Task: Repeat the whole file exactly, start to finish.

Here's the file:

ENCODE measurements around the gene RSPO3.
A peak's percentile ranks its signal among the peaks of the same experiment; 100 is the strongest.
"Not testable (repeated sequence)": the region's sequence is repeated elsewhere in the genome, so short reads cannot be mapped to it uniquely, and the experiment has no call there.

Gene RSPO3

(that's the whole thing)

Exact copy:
ENCODE measurements around the gene RSPO3.
A peak's percentile ranks its signal among the peaks of the same experiment; 100 is the strongest.
"Not testable (repeated sequence)": the region's sequence is repeated elsewhere in the genome, so short reads cannot be mapped to it uniquely, and the experiment has no call there.

Gene RSPO3